According to some Egyptian media outlets, the security services have opened an investigation into the case.

MP Mohamed Fouad has submitted a request to the attorney general asking him to follow up on the case, and has also asked the public prosecution to look into the accusations.

Fouad also asked the National Council for Women (NCW) to look into the story and to provide psychological and legal support to the victims of the man’s alleged harassment, extortion and rape.

The NCW, headed by Maya Morsy, issued a statement saying that it would follow up on the issue and calling on the concerned authorities to investigate the matter and take the necessary measures.

The council also called on all women who fell victim to the harasser to file an official charge against the man “so that he receives the punishment that he deserves according to the law.”

“It will serve as an example,” the NCW said.


Top Lebanese hospitals fight exhausting battle against virus

Top Lebanese hospitals fight exhausting battle against virus
Updated 52 min 55 sec ago

Top Lebanese hospitals fight exhausting battle against virus

Top Lebanese hospitals fight exhausting battle against virus
  • In recent weeks, Lebanon has seen a dramatic increase in virus cases, following the holiday season

BEIRUT: Death stalks the corridors of Beirut’s Rafik Hariri University Hospital, where losing multiple patients in one day to COVID-19 has become the new normal. On Friday, the mood among the staff was even more solemn as a young woman lost the battle with the virus.
There was silence as the woman, barely in her 30s, drew her last breath. Then a brief commotion. The nurses frantically tried to resuscitate her. Finally, exhausted, they silently removed the oxygen mask and the tubes — and covered the body with a brown blanket.
The woman, whose name is being withheld for privacy reasons, is one of 57 victims who died on Friday and more than 2,150 lost to the virus so far in Lebanon, a small country with a population of nearly 6 million that since last year has grappled with the worst economic and financial crisis in its modern history.
In recent weeks, Lebanon has seen a dramatic increase in virus cases, following the holiday season when restrictions were eased and thousand of expatriates flew home for a visit.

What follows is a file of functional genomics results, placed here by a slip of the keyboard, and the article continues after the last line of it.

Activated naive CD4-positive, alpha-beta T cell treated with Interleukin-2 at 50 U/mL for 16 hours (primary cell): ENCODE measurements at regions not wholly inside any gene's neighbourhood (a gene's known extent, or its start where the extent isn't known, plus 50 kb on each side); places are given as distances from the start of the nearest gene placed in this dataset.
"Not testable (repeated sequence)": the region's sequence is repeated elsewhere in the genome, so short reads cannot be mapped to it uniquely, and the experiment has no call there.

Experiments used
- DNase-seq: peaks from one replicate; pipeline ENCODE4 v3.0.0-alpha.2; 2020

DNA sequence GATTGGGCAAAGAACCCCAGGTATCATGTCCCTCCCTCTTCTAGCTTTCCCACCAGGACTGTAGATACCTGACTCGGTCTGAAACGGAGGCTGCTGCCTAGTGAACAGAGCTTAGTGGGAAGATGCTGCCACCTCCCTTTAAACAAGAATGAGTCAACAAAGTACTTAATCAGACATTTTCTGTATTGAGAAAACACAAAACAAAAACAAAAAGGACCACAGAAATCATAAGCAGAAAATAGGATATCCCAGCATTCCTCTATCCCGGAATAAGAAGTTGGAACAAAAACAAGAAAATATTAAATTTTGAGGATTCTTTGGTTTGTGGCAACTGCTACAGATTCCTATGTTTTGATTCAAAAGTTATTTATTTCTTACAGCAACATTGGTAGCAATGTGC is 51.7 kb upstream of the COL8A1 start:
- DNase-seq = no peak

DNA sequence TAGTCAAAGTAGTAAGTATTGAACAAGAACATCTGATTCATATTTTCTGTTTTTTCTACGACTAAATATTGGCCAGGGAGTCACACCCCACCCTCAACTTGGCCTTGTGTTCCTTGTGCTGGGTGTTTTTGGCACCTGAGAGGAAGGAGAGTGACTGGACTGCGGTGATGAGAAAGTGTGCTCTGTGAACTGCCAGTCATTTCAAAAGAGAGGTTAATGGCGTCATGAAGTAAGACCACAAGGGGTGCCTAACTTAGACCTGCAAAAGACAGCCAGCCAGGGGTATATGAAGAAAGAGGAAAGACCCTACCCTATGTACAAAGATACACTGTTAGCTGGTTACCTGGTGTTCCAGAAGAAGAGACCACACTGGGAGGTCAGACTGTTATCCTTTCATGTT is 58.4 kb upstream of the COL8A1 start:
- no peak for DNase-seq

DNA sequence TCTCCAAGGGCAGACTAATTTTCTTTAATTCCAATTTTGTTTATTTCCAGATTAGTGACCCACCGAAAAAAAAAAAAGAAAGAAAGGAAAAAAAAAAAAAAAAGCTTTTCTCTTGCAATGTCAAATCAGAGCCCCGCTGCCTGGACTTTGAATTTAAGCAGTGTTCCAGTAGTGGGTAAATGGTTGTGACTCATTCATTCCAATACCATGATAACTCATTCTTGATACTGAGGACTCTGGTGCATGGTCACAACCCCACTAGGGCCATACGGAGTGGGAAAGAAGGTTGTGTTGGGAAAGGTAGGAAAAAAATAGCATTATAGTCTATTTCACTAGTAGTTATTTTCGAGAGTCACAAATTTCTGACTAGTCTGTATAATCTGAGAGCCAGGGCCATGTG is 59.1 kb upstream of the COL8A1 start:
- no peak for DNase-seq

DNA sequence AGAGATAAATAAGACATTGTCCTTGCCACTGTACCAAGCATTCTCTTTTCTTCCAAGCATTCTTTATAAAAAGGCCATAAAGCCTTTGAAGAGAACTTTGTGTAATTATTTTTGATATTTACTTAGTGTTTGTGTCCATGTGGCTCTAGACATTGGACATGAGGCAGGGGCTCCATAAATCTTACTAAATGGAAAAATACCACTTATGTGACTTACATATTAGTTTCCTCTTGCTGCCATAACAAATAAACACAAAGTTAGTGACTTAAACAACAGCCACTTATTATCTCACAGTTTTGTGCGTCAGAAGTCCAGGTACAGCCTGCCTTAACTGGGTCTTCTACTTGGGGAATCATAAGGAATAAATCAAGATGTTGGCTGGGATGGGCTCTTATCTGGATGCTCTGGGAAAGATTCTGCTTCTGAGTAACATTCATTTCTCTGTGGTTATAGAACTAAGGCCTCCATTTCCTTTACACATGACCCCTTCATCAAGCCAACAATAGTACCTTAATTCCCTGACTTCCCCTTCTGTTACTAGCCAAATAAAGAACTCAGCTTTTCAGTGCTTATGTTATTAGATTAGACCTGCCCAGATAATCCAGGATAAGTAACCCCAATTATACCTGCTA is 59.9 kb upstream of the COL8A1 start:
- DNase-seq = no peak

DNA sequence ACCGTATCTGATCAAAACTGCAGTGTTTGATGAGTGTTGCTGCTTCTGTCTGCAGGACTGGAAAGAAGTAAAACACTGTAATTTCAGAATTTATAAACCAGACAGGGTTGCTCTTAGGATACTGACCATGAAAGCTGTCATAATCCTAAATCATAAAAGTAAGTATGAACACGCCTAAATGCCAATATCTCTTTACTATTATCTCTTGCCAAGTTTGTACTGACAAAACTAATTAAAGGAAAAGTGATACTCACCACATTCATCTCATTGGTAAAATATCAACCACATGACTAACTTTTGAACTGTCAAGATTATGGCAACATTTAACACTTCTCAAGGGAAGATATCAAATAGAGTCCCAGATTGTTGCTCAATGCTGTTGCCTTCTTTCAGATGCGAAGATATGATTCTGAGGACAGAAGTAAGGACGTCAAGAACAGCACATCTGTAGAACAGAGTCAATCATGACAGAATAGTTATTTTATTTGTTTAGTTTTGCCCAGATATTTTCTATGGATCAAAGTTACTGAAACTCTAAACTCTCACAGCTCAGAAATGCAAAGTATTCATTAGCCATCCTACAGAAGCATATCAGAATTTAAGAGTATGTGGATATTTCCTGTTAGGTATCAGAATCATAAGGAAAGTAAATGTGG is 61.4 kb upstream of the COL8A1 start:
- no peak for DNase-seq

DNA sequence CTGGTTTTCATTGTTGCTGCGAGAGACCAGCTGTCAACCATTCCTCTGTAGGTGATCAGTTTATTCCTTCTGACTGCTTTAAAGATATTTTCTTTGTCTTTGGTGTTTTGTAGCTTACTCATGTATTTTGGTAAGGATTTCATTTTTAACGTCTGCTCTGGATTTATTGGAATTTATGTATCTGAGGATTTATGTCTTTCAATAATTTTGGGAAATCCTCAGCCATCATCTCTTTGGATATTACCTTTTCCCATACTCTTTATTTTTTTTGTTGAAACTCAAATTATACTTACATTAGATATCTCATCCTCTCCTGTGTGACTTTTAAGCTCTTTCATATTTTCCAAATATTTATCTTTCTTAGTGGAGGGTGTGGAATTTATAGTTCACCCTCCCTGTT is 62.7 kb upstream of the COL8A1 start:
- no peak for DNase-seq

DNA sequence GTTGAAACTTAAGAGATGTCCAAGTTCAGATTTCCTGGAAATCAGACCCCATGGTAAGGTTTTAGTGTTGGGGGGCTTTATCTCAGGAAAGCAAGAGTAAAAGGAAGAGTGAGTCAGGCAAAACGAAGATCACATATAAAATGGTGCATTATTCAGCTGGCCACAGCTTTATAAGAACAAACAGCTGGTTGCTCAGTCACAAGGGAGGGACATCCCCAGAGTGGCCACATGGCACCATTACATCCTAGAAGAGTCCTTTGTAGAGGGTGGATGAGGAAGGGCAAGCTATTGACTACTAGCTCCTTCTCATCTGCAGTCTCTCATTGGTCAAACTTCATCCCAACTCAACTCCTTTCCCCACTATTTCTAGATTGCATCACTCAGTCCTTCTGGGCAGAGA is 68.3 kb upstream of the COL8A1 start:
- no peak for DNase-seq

Now, hospitals across the country are almost completely out of beds. Oxygen tanks, ventilators and most critically, medical staff, are in extremely short supply. Doctors and nurses say they are exhausted. Facing burnout, many of their colleagues left.
Many others have caught the virus, forcing them to take sick leave and leaving fewer and fewer colleagues to work overtime to carry the burden.
To every bed that frees up after a death, three or four patients are waiting in the emergency room waiting to take their place.
Mohammed Darwish, a nurse at the hospital, said he has been working six days a week to help with surging hospitalizations and barely sees his family.
“It is tiring. It is a health sector that is not good at all nowadays,” Darwish said.
More than 2,300 Lebanese health care workers have been infected since February, and around 500 of Lebanon’s 14,000 doctors have left the crisis-ridden country in recent months, according to the Order of Physicians. The virus is putting an additional burden on a public health system that was already on the brink because of the country’s currency crash and inflation, as well as the consequences of the massive Beirut port explosion last summer that killed almost 200 people, injured thousands, and devastated entire sectors of the city.